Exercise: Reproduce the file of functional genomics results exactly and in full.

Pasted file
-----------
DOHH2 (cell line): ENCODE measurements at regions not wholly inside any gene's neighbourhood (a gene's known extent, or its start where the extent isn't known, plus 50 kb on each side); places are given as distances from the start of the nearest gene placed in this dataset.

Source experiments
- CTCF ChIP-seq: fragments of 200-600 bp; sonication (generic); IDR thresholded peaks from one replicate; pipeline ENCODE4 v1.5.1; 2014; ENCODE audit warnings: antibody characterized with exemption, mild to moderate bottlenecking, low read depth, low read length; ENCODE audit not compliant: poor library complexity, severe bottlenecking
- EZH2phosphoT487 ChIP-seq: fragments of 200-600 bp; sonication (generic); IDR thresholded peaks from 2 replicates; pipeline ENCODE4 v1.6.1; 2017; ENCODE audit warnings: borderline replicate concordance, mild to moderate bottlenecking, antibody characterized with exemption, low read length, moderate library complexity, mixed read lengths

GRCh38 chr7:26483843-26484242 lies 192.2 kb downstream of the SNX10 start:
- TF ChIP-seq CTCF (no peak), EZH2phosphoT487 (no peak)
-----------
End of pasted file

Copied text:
DOHH2 (cell line): ENCODE measurements at regions not wholly inside any gene's neighbourhood (a gene's known extent, or its start where the extent isn't known, plus 50 kb on each side); places are given as distances from the start of the nearest gene placed in this dataset.

Source experiments
- CTCF ChIP-seq: fragments of 200-600 bp; sonication (generic); IDR thresholded peaks from one replicate; pipeline ENCODE4 v1.5.1; 2014; ENCODE audit warnings: antibody characterized with exemption, mild to moderate bottlenecking, low read depth, low read length; ENCODE audit not compliant: poor library complexity, severe bottlenecking
- EZH2phosphoT487 ChIP-seq: fragments of 200-600 bp; sonication (generic); IDR thresholded peaks from 2 replicates; pipeline ENCODE4 v1.6.1; 2017; ENCODE audit warnings: borderline replicate concordance, mild to moderate bottlenecking, antibody characterized with exemption, low read length, moderate library complexity, mixed read lengths

GRCh38 chr7:26483843-26484242 lies 192.2 kb downstream of the SNX10 start:
- TF ChIP-seq CTCF (no peak), EZH2phosphoT487 (no peak)